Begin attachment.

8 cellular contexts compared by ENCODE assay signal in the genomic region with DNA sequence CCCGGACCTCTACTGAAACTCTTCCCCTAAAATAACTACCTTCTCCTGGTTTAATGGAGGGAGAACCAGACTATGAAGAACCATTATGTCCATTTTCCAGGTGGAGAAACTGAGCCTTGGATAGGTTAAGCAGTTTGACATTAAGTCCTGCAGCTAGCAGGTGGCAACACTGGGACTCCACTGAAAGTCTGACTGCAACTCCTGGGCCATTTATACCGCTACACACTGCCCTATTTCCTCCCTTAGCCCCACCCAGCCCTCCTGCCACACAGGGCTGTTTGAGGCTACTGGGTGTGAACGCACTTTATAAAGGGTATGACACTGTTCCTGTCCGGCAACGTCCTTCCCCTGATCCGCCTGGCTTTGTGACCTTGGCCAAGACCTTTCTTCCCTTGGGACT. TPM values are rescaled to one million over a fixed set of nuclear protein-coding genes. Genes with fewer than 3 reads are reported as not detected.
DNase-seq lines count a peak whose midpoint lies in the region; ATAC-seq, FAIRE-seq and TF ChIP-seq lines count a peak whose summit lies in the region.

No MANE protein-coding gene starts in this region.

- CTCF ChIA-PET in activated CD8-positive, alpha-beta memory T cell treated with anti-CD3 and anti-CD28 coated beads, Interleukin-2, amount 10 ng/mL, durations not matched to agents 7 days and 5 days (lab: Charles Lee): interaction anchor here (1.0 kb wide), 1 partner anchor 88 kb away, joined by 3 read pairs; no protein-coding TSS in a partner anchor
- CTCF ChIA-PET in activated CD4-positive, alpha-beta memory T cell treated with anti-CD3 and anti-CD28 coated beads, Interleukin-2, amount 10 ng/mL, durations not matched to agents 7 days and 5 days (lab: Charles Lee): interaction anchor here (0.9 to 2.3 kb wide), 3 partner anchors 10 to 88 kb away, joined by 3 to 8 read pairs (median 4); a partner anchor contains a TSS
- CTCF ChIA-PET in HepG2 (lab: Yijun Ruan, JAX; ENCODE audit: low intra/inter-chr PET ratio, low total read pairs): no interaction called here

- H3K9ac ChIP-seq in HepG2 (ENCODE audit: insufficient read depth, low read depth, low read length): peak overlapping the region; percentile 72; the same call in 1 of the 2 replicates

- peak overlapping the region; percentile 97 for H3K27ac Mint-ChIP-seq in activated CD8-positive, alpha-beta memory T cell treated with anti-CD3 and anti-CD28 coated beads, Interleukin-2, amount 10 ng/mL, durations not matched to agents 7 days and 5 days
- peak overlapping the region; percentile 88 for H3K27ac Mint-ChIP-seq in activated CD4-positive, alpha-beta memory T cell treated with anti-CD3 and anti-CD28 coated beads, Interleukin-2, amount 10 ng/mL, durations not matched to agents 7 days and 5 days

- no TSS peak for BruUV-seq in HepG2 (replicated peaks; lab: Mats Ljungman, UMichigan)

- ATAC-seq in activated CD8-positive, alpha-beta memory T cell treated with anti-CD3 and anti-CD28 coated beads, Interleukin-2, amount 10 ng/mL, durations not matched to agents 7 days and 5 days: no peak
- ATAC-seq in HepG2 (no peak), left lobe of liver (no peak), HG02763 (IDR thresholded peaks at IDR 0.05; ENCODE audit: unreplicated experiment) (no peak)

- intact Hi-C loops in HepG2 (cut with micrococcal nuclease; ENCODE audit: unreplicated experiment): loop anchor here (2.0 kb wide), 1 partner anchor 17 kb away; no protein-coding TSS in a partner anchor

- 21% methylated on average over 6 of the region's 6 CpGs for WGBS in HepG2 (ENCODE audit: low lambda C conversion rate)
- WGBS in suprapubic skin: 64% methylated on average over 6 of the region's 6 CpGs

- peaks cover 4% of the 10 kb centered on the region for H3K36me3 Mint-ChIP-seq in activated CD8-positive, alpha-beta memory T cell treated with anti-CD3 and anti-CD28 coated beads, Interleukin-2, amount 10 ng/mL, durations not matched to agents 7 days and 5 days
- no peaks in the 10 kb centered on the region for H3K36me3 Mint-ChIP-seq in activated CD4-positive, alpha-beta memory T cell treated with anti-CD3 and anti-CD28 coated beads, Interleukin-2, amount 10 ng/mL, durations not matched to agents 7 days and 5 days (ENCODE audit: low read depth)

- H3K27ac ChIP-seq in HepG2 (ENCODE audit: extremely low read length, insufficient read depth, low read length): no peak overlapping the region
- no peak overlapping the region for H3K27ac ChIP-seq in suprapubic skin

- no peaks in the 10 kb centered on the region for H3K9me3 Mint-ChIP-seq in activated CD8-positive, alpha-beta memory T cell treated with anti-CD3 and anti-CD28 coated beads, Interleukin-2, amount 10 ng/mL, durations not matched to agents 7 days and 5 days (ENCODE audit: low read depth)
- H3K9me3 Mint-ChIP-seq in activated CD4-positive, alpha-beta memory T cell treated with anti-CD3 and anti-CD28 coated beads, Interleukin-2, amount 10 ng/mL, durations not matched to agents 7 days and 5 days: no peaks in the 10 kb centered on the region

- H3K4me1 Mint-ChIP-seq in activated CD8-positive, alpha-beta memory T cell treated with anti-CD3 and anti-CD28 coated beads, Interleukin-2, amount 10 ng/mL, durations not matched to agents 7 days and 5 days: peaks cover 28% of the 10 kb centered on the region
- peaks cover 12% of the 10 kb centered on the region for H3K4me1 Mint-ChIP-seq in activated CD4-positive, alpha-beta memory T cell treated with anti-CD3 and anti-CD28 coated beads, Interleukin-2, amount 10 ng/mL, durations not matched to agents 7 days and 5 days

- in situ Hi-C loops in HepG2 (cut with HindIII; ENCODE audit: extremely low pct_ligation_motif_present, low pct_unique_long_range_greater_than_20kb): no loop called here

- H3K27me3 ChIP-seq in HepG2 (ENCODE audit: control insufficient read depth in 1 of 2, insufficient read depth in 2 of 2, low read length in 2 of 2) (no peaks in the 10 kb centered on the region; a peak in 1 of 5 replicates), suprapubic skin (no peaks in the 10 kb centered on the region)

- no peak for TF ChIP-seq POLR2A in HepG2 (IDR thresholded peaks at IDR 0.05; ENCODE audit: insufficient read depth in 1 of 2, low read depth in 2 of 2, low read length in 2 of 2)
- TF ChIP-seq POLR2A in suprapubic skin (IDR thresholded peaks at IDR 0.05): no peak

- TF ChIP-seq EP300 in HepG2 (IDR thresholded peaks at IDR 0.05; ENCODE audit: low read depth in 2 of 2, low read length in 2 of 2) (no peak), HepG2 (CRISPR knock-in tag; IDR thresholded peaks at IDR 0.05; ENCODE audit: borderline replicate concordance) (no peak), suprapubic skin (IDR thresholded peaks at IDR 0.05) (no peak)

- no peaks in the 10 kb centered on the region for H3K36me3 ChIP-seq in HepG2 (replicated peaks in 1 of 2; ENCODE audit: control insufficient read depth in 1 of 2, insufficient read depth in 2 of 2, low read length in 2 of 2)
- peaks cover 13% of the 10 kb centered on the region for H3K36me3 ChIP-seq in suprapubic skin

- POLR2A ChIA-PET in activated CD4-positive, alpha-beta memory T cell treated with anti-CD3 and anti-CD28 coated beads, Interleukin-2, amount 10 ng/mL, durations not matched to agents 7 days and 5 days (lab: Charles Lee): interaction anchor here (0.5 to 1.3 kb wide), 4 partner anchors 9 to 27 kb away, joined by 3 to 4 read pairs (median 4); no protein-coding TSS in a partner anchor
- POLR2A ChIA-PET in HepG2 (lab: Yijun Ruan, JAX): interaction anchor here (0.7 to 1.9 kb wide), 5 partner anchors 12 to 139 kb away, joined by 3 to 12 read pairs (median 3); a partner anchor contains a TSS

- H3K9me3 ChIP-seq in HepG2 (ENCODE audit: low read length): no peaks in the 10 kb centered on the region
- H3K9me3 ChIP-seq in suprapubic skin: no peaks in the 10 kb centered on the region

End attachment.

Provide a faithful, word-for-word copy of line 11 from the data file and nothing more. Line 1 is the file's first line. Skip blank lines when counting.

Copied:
- ATAC-seq in activated CD8-positive, alpha-beta memory T cell treated with anti-CD3 and anti-CD28 coated beads, Interleukin-2, amount 10 ng/mL, durations not matched to agents 7 days and 5 days: no peak